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Supreme Court dismisses recusal application by Valabhji couple for Justice Rony Govinden |02 June 2023

=The Supreme Court yesterday declined and dismissed the Application for recusal submitted by Mukesh Valabhji and his wife Laura Valabhji, who have been charged in a firearms and prevention of terrorism case and the anti-money laundering case, respectively.

In a joint application, the couple had requested the recusal of Chief Justice Rony Govinden as the presiding trial judge in both cases.

Mr and Mrs Valabhji based their recusal application on several allegations stating, among other things, that they had a personal relationship with the Chief Justice, that he had personal animosity towards them and that the Chief Justice is a material witness in the firearms case.

The Chief Justice denied the allegations and declined to recuse himself.

The respondents in the application, the prosecution in the firearms case and the Anti-Corruption Commission in the money laundering case, pointed out that the circumstances of the allegations were long known to the couple but the recusal application came only now close to the set trial date.

The respondents also stated that the Court should be slow to accede to the application for the recusal in the circumstances alleged by the couple as it could be a dangerous precedent allowing litigants to shop and pick their judge.

The Court found that while the Chief Justice and Mrs Valabhji used to be colleagues, their social interaction in 25 years was limited to only two social events attended by the Chief Justice: a wedding as far back as 1999 and one dinner visit.

Events allegedly leading to personal animosity of the Chief Justice had occurred according to the applicants as far back as 2000 and 2004. None of the allegations of personal animosity were proven but remained allegations which were categorically denied by the Chief Justice.

The Court also found that the Chief Justice was not a material witness and his former association with other members of the Central Bank Board is immaterial as they will be giving evidence not in regard to their personal or private matters but in respect of official matters involving the USD 50 million being received by the Central Bank which would be based on bank entries and other documentation.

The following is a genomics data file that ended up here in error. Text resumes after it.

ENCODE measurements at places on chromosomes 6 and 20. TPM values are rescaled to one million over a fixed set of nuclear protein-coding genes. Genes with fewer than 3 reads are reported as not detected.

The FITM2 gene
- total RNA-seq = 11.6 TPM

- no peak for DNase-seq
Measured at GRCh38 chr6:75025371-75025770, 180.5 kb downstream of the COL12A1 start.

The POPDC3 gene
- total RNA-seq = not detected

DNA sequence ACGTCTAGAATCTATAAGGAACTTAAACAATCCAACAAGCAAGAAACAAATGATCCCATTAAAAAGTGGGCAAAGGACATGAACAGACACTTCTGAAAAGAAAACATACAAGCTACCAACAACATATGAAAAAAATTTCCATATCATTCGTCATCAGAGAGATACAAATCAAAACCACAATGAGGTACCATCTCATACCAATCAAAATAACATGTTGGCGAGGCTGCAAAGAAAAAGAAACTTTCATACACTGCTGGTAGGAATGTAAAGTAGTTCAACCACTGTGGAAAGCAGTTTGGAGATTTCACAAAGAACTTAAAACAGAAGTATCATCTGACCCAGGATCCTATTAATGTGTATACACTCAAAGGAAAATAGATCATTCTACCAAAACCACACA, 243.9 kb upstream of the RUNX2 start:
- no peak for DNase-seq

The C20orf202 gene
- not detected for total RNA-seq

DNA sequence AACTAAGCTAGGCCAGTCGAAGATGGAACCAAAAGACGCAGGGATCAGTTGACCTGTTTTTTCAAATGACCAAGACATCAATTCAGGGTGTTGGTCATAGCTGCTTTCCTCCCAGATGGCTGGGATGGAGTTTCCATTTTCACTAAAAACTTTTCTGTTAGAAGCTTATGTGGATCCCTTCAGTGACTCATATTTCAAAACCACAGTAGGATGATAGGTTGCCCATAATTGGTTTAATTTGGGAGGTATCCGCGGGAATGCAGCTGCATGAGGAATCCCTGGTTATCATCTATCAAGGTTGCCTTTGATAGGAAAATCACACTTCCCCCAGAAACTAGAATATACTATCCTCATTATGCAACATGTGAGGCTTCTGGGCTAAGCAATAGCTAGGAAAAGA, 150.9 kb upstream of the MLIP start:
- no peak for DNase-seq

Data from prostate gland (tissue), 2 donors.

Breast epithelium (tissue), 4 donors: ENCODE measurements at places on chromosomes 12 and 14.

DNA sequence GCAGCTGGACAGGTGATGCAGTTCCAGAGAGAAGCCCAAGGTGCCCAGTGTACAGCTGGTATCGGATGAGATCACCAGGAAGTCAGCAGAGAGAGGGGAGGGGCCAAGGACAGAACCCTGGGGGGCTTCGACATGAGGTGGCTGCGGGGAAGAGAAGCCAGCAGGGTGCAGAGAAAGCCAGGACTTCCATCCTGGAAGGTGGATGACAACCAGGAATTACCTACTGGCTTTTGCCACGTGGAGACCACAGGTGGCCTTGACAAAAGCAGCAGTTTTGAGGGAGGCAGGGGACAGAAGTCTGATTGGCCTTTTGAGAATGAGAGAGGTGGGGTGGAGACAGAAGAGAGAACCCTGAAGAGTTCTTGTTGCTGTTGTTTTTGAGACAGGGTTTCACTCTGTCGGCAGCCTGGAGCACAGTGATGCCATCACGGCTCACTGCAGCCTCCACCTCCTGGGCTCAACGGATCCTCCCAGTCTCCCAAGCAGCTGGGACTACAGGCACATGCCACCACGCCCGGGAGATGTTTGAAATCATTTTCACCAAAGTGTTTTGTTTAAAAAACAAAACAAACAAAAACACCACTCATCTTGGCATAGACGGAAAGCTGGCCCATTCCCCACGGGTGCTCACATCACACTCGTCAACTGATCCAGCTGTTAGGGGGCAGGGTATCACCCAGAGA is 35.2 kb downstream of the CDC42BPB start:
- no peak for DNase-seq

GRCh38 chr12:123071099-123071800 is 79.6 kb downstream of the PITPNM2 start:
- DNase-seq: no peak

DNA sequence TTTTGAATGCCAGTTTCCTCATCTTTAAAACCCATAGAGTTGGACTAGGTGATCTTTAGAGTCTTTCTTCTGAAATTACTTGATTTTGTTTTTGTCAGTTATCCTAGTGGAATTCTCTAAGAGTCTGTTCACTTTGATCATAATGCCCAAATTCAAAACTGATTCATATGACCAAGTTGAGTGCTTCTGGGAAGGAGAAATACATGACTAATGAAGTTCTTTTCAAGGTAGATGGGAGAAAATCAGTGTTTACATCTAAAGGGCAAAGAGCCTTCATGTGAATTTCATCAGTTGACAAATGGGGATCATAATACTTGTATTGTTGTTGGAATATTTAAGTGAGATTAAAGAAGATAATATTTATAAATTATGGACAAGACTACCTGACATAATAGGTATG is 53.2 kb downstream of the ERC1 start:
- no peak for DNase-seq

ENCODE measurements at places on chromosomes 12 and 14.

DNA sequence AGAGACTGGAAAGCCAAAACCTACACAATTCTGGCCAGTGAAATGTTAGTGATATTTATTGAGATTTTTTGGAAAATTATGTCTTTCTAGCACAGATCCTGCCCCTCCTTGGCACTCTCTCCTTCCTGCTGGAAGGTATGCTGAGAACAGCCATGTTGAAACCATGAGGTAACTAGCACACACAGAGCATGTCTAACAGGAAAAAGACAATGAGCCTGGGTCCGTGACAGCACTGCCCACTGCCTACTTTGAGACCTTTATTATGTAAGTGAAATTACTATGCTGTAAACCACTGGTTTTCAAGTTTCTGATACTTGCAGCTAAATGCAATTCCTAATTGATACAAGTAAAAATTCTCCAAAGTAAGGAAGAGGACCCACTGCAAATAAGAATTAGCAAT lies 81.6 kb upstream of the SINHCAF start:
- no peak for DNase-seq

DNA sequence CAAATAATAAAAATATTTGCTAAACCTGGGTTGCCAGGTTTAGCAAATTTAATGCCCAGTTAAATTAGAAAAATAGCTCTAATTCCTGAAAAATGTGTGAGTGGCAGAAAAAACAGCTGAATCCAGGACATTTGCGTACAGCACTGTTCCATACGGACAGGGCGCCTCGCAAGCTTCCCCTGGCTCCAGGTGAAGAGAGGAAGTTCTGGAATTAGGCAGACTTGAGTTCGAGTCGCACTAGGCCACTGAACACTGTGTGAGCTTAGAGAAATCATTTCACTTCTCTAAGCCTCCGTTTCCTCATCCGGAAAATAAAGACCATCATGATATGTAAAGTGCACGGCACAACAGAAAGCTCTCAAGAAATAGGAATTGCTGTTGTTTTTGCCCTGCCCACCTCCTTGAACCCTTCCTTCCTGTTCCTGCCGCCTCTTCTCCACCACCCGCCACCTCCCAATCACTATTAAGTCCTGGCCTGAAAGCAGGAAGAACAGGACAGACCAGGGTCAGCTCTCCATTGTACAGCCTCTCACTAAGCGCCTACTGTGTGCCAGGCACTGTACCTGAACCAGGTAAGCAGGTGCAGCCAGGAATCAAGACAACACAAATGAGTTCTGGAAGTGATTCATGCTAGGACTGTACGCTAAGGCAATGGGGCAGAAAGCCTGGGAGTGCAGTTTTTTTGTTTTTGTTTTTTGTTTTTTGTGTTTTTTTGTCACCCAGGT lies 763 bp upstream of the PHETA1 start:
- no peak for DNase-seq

Further, there had been allegations concerning the friendship of the former wife of the Chief Justice with Mrs Valabhji.

The Court held that social interactions between Mrs Valabhji and the former wife of the Chief Justice happened after they divorced and therefore the Chief Justice is not responsible for decisions and social life of his former wife. The same reasons applied to the sale of the property as Mrs Valabhji has not provided any communications showing that the Chief Justice personally has engaged her services for the sale of property.

The Court further held that the vetting of the Chief Justice application by the Bar Association does not mean that due to the vetting of all the candidates by the Bar Association, a Chief Justice would have to recuse himself from hearing any matter, including disciplinary matters concerning lawyers whose conduct is under his supervision.

In regard to the alleged land scandal, the ACCS stated that no complaint has been lodged against the Chief Justice, the Court therefore held that this allegation was baseless.

The Court emphasised the importance of the Judicial Oath taken by the Judge to administer justice without fear or favour, affection or ill will as well as Judges’ capability of rising above any prejudices to carry out their oath by reason of their training and experience.

The Court further stated that mere allegation of the connection to the Judge is not sufficient and a party asking for recusal needs to provide evidence to prove actual or perceived bias of the Judge.

From the evidence adduced in this recusal application, the Court found that the facts relied on by Mr and Mrs Valabhji bear no merit. Therefore, actual bias was not established.

With regards to the perceived bias, that is whether the fair-minded and informed observer would be satisfied that there is a possibility of bias, the Court found that in this instance the unsupported and vague facts seeking recusal were not sufficient.

Furthermore, the Court observed that Mr and Mrs Valabhji has not explained why they brought the application 16 months after the case was assigned to the Chief Justice when the alleged events and circumstances were well known to them at the outset of the case.

The Court therefore agreed with the points raised by the prosecution and was cautious not to permit the parties to pick and choose the judge where no bias has been established.

The Court also agreed with the prosecution that a last minute application for recusal has been filed to derail and delay the hearing of the case which in fact did occur.




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